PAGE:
Why Use a Scythe
A Scythe You Say?
As odd as it may seem in this gas powered era many people find a scythe useful, practical and economically sensible. Other folks have a use for one but may not know it yet. People often ask, "Who buys one of these things nowadays?" To answer that question we have put together a list of some of the ways our customers use their scythes. There is no one type of person who uses a scythe. The variety of people and applications continue to impress us. Perhaps, you have a use not included in our list. If so, we'd like to hear about it.
- Orchardists, vineyard owners, small fruit growers who want to move away from pesticides, herbicides, etc. With a scythe you can reach under low hanging branches (especially on dwarf species) to clear away suckers and keep the grass low enough to discourage voles. You can get much closer, more easily and safely for the tree with a scythe than with machinery.
- Berry growers for thinning and weed removal. Our ditch blades will handle raspberry and blackberry canes nicely. With a scythe the practiced mower can deftly remove the unwanted plants on the outside of a clump while leaving the keepers unscathed. All this while working without a back braking stoop.
- Small back yard gardeners and large scale gardeners to keep grasses down around garden edges and between rows or beds.
- Ranchers and farmers to clear under electric fences. As my granddad would say, to Mow out the corners of fence lines, or in hayfields where tractor mounted equipment can't reach.
- Folks with small animal herds who don't need large machinery to put up winter hay. You can easily scythe enough grass over a summer to keep a herd of 8 or 10 goats, or the like, in feed. Even a few cuttings during a season can supplement purchased hay.
- People who know the joys of hand mowing with a scythe and mow just for the fun of it.
- People mow their lawns with a scythe and put away the lawn mower or limit its use to save on gas, oil and repairs.
- One person we know uses her scythe to keep down the tall grass growing in the center of the road leading to her lakeside camp.
- Many customers use a scythe instead of a bush hog to clear overgrown fields and bring them back to useful pasture or hayfield. Ditch blades are designed especially for this kind of work.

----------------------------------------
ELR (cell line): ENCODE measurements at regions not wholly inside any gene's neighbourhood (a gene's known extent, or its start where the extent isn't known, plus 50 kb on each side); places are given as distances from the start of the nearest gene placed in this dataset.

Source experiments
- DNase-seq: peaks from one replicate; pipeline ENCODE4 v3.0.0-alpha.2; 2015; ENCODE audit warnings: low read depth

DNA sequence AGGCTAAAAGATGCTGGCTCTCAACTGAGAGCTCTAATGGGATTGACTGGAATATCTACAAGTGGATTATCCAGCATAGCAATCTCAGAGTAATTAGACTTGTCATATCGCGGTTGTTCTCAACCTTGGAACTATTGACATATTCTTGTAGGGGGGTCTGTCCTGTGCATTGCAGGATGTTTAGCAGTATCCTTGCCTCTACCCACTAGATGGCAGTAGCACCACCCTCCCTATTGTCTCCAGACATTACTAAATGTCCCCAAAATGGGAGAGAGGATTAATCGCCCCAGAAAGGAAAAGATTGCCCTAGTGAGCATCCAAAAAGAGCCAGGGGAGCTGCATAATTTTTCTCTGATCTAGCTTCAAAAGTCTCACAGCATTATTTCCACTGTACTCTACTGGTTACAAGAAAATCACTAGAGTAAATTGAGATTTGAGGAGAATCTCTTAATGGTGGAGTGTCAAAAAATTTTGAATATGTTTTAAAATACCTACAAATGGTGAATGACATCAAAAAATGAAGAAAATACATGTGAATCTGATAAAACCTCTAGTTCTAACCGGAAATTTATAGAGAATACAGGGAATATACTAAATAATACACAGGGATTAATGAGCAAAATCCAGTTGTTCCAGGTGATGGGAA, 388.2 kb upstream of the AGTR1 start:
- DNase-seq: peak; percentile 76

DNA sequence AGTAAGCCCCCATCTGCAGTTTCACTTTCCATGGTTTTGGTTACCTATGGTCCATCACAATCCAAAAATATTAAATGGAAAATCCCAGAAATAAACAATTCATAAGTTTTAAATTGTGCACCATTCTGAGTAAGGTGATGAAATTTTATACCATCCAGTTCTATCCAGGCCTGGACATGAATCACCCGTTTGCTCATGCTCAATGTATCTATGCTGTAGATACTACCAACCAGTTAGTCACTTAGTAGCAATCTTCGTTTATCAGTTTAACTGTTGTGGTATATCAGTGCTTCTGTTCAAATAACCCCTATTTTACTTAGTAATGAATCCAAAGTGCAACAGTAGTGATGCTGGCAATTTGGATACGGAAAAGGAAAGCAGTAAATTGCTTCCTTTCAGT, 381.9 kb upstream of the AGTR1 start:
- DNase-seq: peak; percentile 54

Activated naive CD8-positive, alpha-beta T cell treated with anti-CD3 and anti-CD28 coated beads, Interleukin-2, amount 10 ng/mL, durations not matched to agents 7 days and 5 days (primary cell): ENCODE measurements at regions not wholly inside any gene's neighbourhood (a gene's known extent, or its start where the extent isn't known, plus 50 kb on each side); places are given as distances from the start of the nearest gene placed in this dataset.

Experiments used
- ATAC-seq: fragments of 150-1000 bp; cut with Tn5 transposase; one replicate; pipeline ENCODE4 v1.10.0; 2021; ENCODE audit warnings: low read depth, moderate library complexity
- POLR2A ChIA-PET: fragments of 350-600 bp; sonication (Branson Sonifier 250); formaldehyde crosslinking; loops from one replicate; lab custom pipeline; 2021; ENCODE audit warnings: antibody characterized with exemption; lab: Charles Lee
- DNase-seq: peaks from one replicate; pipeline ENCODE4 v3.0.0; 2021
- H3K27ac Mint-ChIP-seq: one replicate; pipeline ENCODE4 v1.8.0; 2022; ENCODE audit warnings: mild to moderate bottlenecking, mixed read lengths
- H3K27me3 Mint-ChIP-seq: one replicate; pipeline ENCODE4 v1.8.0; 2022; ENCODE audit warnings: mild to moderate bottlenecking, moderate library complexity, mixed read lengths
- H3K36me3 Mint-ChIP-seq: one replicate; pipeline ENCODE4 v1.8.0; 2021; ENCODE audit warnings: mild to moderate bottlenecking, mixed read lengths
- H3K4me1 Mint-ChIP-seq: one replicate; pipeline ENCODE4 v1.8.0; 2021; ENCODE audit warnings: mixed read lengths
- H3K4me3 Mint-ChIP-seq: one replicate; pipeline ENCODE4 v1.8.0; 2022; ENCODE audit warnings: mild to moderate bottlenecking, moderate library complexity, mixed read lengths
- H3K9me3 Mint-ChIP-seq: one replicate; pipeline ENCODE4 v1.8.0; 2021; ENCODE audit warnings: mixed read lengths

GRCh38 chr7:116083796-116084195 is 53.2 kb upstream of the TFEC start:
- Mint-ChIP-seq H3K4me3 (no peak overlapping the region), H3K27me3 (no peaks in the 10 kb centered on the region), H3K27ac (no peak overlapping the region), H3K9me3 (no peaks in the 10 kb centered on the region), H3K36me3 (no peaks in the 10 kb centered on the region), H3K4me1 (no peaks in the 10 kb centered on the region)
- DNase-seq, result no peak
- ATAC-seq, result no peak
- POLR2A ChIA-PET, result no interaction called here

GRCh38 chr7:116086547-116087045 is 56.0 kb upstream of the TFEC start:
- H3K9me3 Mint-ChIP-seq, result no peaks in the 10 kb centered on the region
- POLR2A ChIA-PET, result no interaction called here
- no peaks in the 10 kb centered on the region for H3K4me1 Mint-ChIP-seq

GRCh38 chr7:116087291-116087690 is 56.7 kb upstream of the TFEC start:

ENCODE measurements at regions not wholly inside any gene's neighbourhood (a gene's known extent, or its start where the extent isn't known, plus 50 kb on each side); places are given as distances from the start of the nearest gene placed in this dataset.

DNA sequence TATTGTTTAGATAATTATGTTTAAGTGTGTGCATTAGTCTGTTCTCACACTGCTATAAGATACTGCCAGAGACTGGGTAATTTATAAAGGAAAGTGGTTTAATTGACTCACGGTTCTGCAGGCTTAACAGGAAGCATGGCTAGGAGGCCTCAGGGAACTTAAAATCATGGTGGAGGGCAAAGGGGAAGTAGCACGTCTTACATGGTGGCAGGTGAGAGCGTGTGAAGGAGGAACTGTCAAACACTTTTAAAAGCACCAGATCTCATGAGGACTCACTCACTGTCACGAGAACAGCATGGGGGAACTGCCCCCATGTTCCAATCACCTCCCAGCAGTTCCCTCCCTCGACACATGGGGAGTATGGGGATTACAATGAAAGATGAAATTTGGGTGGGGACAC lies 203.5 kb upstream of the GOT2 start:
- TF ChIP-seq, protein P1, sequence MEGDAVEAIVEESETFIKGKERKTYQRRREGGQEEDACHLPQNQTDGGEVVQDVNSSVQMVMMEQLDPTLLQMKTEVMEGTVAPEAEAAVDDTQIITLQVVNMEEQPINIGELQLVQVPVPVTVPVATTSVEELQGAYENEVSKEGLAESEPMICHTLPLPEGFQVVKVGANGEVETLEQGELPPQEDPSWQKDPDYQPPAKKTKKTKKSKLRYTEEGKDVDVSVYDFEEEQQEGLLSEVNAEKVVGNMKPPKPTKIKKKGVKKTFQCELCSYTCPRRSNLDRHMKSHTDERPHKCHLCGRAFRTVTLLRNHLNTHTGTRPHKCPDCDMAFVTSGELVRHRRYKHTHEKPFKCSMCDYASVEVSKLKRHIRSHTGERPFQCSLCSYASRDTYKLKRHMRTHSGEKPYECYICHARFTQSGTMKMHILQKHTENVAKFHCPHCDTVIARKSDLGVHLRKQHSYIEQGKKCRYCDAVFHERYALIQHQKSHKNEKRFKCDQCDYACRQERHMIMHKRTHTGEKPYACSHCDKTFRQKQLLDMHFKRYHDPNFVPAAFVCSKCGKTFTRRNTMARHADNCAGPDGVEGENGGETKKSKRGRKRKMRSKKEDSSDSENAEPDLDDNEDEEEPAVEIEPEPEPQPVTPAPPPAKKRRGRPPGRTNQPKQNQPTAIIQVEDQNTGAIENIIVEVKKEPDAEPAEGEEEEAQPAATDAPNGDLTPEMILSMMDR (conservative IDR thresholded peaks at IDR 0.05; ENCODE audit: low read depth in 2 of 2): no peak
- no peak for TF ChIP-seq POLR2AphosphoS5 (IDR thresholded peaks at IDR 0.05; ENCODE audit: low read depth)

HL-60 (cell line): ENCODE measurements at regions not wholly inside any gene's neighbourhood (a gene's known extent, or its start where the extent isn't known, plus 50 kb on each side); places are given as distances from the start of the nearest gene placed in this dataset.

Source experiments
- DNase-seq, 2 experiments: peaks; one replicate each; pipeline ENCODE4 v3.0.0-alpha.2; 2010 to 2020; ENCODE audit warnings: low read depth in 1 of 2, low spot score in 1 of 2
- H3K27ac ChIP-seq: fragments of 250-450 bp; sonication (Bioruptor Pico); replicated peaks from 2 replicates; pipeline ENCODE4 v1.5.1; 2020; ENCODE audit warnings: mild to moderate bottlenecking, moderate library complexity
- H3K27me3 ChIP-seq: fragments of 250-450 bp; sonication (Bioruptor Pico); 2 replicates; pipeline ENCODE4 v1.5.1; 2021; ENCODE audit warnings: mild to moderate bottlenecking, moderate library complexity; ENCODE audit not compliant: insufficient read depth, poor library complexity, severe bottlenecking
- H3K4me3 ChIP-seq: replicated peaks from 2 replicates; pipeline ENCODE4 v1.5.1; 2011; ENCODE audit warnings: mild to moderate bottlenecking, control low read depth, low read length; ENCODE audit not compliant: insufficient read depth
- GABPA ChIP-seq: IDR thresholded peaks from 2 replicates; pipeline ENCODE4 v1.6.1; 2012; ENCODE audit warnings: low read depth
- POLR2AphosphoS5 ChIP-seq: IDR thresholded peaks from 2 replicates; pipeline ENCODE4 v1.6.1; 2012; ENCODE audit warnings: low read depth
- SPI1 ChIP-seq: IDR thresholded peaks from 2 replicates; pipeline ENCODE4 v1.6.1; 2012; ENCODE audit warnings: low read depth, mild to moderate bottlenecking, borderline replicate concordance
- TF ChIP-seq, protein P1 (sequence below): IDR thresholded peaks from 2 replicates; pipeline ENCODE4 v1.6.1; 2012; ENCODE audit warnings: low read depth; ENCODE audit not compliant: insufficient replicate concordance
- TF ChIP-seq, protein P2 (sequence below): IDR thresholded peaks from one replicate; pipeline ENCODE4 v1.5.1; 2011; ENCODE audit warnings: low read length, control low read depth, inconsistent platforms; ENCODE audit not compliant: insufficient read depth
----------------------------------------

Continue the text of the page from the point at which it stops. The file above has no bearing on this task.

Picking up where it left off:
- Woodlot owners, groundskeepers, landscapers use Bush blades to clear small trees from woods roads and trails, for thinning saplings in a woodlot and at the edges of fields to keep back encroaching brush.
- Living history centers needing period equipment.
- One fellow purchased an old golf course and is clearing it. He finds a scythe the best tool to clear around edges.
- The Army Corp of Engineers land uses a scythe in reclamation project in Washington state. Our scythe was chosen for ts low environmental impact in an area where heavy equipment can't go or would cause damage.
- A pair of 81 year olds who remember mowing in their youth and have returned to scything for exercise.
Others have purchased a scythe to:
- mow leach a field because heavy equipment limits drainage by compacting the soil and may even damage the underground piping.
- mow brush where mowing with machinery presents a fire hazard during dry conditions. Californians in some perennial dry areas are required by law to clear combustible materials from their property before the fire season. Many find a scythe the most effective and/or most economical method for this.
- harvest grass for garden mulch and compost.
- keep edges of ponds clear of cattails or other unwanted species (an environmentally sound method of control recommended by the USDA).
- keep down unwanted growth along roadsides.
- open up a field for machinery to begin mowing and save the hay a tractor would trample.
- save a crop of hay or grain that has been blown flat by bad weather.
- limit use of expensive fuel by minimizing tractor and machinery usage.
- harvest flowers, maintain beds in park gardens and promote blooming (deadheading).
- remove cornstalks and old asparagus stalks during Fall garden cleanup.
- harvest hay and grains on a communal farm.